How To Test If Your Idea Is A Company

Once you have an idea and want to see if it can be a business one of the first things you want to do is get as much customer feedback as possible to help you determine things like the problem you want to solve, how big it is, who has the problem, what is your solution, how much you charge, etc.  Getting this information is critical to your success, but unfortunately, this is often the time when the "company" has the least money and fewest resources (in fact it might not even be a company yet).  So, how do you get customer feedback?  Well, interviews is one way, but are best if combined with surveys.  There are great tools like Zoomerang which help collect and analyze survey data but probably the biggest challenge is getting enough of the right people to answer your questions.  Here are a couple of tricks on how to get many (and meaningful) responses:

  1. Get someone (or several people) to send the survey invite out who individually or through their corporate affiliation has the credibility to warrant a higher response rate than you might get personally.
  2. Do what JD Edwards does with the survey they send to every new car buyer (include a crisp new dollar bill). You can attach $1 to an email using Paypal if you’re doing the survey electronically. If you give something outright to them, you create a perception that they "owe you a response" and presumably it works for JD Edwards (and that guy who holds the door open for me every time I go into 7-11).
  3. Join LinkedIN’s premium service so you can send InMails directly to targeted people asking for their expertise. There are a lot of people on LinkedIN and you should be able to find some who fit the profile of your target customer.
  4. Find the blogs of ideal survey respondents and send them a message through their blog. Most people are personally attached to their blogs and will take the effort to respond to people who they know are reading their blog.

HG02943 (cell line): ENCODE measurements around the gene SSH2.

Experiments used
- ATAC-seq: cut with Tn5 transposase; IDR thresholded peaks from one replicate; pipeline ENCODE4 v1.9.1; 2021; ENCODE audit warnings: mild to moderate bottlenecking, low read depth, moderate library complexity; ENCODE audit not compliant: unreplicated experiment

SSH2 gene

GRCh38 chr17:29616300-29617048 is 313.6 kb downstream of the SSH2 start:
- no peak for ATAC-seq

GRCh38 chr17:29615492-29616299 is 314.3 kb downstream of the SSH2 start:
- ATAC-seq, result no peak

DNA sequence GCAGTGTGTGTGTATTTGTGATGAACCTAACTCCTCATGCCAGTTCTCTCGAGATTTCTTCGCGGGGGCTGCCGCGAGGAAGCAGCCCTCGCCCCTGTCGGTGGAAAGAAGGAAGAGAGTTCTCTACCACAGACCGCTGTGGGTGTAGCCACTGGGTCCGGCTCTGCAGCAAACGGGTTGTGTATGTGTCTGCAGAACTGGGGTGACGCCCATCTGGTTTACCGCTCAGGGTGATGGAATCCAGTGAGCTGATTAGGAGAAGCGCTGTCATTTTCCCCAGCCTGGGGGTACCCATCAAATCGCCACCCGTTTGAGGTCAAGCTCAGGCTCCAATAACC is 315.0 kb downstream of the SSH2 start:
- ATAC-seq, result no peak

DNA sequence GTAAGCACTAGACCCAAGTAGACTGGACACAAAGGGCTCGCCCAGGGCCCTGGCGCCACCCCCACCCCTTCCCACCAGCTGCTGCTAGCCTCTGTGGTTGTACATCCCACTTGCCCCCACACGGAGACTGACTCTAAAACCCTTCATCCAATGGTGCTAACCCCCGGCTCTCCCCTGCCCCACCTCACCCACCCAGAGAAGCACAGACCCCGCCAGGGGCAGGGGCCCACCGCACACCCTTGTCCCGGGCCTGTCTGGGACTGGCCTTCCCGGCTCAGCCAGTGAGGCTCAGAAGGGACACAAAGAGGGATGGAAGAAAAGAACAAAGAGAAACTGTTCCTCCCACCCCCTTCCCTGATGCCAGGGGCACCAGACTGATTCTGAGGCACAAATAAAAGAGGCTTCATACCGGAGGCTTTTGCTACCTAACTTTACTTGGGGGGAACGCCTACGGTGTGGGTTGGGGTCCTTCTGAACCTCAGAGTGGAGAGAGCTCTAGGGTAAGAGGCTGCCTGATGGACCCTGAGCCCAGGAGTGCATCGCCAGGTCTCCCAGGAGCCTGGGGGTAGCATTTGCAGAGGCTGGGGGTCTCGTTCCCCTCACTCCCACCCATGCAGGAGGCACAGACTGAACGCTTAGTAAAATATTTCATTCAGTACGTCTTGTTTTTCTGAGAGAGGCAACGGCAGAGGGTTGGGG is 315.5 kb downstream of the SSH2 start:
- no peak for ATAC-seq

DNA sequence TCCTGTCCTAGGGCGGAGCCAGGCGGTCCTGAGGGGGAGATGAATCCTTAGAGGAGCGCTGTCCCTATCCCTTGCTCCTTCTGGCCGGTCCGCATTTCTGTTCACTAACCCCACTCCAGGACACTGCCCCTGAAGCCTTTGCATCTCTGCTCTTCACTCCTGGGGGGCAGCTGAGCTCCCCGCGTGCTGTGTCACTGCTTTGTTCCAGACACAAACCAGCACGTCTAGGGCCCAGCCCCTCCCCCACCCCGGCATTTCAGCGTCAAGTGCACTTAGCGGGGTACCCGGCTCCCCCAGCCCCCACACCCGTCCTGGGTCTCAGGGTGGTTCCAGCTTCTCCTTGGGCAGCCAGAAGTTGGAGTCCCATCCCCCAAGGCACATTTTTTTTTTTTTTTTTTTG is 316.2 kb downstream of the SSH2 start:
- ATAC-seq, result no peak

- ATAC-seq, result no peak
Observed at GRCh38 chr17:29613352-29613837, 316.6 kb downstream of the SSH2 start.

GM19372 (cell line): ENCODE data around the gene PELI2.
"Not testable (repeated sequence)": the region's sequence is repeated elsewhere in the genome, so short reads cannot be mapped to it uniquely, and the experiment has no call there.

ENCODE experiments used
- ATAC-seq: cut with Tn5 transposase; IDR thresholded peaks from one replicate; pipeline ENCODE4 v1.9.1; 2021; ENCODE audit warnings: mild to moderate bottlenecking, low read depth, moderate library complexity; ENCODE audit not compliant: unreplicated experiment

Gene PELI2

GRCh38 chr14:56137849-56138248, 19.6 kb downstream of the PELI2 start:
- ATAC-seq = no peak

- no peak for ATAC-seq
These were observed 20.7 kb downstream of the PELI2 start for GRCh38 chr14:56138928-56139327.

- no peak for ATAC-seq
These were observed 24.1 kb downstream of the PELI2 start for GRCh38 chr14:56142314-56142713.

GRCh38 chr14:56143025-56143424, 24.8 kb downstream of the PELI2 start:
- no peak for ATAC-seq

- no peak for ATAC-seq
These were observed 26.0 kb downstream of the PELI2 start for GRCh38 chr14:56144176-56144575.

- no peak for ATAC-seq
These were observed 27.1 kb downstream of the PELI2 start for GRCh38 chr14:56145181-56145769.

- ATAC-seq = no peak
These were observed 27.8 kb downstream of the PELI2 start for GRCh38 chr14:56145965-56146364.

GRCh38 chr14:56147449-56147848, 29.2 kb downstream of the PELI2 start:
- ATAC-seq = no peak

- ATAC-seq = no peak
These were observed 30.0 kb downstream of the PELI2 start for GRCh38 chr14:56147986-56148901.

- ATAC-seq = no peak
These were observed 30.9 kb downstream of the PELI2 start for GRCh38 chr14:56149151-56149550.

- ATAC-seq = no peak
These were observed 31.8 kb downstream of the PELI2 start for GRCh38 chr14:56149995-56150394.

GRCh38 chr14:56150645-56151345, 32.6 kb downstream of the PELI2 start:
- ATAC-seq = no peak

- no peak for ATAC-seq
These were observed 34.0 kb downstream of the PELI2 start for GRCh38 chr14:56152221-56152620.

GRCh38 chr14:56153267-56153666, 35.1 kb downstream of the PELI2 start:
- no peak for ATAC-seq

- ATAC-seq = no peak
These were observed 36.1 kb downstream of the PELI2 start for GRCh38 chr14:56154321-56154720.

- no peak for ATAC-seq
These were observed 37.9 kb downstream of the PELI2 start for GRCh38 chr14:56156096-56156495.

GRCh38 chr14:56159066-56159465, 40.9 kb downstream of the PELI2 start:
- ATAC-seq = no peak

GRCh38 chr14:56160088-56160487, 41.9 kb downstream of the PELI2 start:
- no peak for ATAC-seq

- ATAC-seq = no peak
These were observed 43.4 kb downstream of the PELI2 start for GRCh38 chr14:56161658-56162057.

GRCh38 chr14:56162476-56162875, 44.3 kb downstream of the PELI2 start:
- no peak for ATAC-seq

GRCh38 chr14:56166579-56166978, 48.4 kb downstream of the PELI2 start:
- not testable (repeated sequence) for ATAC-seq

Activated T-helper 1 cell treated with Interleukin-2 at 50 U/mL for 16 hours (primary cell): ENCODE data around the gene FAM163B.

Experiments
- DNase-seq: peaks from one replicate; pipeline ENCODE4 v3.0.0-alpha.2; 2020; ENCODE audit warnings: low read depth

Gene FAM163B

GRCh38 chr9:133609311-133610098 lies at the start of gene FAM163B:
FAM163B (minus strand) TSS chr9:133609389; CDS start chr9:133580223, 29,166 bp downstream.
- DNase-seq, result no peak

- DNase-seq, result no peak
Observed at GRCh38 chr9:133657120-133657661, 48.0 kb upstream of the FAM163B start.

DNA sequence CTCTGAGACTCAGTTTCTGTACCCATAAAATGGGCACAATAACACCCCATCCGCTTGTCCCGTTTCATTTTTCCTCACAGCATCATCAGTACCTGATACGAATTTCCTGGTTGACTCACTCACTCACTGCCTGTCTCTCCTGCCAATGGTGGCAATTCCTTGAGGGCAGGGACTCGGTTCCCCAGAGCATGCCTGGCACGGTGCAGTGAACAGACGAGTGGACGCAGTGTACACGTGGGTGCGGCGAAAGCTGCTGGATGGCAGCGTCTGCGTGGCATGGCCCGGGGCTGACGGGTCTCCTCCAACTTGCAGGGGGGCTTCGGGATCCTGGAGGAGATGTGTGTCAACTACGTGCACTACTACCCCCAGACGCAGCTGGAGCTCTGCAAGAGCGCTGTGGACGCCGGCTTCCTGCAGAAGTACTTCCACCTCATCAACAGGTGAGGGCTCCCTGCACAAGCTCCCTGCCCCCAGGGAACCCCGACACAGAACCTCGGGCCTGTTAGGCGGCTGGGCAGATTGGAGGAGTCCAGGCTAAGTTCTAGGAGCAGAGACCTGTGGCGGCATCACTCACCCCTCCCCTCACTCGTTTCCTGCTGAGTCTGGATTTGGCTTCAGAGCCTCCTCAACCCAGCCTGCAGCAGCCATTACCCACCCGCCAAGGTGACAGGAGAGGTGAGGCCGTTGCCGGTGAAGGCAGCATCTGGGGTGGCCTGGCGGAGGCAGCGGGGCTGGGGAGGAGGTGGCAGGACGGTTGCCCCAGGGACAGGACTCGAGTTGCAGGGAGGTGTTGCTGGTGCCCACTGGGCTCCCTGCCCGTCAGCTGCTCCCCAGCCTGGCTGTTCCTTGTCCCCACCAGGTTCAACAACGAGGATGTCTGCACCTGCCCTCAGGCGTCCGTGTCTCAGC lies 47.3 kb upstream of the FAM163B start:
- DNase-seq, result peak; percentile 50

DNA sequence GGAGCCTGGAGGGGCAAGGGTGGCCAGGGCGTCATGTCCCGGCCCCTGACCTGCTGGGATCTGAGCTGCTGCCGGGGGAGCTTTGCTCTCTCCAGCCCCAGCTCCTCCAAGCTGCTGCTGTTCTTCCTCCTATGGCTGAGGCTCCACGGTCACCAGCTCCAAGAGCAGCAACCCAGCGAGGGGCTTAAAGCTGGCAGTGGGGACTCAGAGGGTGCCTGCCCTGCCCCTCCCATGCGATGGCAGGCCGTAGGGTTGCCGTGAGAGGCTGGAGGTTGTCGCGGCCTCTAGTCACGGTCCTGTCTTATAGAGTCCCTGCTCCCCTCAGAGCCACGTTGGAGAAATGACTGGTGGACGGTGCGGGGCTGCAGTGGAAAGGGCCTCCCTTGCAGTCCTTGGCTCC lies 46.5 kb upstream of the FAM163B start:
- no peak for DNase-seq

5. Follow up your email invitation 24 hours later with a phone call. If you take the time to call and can get them on the phone for a brief conversation explaining why you are so interested in their opinion, you will get a higher response rate.
  6. For almost every industry however big or small, there is usually one or more trade groups. Reach out to the organizers of the trade group(s) and ask for their help in getting survey respondents. Ask them to fill out the survey.
  7. Start your own blog and use it as a tool to write on topics of interest for the market you seek to serve. Post your survey on the blog and post summary data that others will find useful.
  8. Promise to share results of the survey with survey respondents.
  9. Ask respondents to refer one or two other people who they know that would be good participants in the survey.
  10. Offer to donate an hour of your time to each respondent to some nonprofit you select. Or maybe select two or three and let them choose which one they prefer at the end of the survey.

All of these tricks utilize more time than money which for most startups is more available.